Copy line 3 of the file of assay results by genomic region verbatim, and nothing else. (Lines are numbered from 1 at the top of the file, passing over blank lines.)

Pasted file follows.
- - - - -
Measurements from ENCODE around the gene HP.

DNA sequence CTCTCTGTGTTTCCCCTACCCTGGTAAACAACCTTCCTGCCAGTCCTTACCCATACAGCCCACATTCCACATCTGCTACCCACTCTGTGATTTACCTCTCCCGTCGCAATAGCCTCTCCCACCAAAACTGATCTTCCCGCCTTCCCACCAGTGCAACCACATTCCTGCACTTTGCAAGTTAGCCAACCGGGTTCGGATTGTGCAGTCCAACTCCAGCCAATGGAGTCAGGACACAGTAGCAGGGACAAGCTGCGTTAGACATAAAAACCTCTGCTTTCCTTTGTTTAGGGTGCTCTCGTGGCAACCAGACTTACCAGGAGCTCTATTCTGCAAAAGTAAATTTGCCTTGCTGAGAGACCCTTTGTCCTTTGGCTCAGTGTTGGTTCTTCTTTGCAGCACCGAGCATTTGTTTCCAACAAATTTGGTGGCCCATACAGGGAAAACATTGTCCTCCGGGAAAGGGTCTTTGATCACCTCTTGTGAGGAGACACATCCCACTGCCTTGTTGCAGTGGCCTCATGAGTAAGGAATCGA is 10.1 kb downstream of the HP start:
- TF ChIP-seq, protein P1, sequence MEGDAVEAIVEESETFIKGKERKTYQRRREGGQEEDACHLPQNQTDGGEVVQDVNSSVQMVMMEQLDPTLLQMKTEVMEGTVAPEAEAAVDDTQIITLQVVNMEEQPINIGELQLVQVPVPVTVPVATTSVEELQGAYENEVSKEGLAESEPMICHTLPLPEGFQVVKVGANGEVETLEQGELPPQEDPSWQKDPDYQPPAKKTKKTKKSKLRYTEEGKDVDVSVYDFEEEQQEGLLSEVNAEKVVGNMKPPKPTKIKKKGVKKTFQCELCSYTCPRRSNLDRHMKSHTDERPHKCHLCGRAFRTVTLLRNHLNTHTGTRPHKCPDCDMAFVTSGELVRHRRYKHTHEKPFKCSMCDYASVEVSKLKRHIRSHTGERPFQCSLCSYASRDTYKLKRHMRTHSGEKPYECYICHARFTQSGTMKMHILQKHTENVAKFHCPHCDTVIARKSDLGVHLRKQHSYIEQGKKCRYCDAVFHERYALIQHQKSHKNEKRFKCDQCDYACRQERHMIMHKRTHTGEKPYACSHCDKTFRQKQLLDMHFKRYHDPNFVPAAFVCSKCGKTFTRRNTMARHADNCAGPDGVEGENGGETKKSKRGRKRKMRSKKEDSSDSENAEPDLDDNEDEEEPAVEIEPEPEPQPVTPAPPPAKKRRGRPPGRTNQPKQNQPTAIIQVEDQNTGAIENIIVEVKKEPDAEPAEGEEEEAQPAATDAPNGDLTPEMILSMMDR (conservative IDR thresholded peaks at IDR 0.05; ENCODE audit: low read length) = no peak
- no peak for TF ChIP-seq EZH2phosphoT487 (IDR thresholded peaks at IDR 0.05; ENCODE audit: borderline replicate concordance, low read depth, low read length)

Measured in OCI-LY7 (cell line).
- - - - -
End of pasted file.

- TF ChIP-seq, protein P1, sequence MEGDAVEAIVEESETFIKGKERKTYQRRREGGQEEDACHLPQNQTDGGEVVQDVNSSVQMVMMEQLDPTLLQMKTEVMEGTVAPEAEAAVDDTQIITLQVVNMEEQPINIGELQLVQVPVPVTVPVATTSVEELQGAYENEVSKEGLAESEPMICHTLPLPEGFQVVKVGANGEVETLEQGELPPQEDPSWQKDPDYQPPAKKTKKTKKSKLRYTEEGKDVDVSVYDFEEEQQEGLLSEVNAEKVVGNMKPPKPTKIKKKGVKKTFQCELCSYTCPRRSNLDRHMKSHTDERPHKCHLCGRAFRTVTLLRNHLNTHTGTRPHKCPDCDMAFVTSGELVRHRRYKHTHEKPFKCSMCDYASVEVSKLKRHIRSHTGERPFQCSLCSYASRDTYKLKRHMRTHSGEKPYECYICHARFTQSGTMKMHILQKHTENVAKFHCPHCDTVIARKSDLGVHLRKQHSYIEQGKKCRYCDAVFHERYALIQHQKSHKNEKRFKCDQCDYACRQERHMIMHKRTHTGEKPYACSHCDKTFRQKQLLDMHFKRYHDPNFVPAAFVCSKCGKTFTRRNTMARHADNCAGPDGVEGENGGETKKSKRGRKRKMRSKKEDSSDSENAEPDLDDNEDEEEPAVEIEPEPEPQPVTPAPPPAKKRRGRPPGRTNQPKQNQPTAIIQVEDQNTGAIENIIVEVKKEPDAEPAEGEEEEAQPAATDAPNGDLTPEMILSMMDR (conservative IDR thresholded peaks at IDR 0.05; ENCODE audit: low read length) = no peak